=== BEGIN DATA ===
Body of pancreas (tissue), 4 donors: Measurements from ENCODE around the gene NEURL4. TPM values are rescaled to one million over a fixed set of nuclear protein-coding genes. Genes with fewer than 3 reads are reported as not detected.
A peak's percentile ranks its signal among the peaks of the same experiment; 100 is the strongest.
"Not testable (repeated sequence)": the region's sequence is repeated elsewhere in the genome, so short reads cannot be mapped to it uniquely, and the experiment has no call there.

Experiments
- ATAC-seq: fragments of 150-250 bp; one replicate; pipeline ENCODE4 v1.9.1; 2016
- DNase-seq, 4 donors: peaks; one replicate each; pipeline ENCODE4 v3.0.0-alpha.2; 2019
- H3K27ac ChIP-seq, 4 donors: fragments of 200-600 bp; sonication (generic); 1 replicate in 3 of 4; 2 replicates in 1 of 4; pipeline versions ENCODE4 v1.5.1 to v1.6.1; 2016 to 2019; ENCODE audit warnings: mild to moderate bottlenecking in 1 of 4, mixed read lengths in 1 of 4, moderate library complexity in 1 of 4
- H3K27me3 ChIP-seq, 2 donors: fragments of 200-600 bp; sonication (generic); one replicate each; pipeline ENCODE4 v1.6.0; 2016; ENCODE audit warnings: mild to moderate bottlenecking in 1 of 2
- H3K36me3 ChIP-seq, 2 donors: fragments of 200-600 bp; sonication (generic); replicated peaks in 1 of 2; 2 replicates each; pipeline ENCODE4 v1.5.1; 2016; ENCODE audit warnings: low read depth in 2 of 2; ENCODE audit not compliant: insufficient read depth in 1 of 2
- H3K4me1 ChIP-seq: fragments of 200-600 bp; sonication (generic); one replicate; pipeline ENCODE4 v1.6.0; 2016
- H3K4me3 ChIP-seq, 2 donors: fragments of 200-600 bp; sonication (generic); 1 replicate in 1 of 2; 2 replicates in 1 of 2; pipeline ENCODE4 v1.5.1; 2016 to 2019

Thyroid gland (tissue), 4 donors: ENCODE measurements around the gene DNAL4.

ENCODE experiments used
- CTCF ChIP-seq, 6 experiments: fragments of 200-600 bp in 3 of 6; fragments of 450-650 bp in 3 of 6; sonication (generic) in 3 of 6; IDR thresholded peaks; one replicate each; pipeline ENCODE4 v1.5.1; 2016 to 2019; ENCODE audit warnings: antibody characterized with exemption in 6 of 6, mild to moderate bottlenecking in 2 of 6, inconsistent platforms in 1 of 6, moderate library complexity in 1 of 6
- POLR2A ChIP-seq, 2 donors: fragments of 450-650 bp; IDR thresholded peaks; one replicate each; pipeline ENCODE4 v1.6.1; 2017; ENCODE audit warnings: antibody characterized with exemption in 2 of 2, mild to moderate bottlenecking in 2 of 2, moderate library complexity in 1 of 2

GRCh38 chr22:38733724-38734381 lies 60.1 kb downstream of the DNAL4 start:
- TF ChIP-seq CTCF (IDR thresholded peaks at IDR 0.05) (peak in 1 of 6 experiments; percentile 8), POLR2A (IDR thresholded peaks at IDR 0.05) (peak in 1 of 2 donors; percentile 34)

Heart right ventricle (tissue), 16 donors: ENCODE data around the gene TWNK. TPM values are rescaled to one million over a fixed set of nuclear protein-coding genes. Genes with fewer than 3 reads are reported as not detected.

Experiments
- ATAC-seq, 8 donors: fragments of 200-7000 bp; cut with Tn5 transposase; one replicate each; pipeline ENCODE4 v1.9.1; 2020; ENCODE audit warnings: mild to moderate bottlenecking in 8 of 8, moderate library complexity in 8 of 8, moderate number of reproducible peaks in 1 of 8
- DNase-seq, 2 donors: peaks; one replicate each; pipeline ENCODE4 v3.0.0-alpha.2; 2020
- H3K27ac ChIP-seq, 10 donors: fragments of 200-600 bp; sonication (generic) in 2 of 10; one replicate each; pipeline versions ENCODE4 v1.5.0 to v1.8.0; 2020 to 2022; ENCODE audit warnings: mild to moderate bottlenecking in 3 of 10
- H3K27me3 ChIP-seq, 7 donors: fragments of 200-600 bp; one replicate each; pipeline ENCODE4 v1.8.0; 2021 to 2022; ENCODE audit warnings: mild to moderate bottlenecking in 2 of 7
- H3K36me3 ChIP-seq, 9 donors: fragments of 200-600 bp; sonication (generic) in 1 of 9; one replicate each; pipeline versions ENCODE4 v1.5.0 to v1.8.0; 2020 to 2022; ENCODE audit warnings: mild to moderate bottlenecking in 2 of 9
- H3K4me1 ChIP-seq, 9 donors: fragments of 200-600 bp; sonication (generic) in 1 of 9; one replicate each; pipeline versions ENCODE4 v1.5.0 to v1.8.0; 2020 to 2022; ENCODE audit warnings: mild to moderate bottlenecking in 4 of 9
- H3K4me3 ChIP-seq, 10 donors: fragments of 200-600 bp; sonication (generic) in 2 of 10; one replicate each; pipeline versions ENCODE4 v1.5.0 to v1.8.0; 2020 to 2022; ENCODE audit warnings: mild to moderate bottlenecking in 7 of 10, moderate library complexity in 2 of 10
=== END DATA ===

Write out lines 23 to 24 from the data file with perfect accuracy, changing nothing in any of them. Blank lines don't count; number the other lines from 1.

- H3K27me3 ChIP-seq, 7 donors: fragments of 200-600 bp; one replicate each; pipeline ENCODE4 v1.8.0; 2021 to 2022; ENCODE audit warnings: mild to moderate bottlenecking in 2 of 7
- H3K36me3 ChIP-seq, 9 donors: fragments of 200-600 bp; sonication (generic) in 1 of 9; one replicate each; pipeline versions ENCODE4 v1.5.0 to v1.8.0; 2020 to 2022; ENCODE audit warnings: mild to moderate bottlenecking in 2 of 9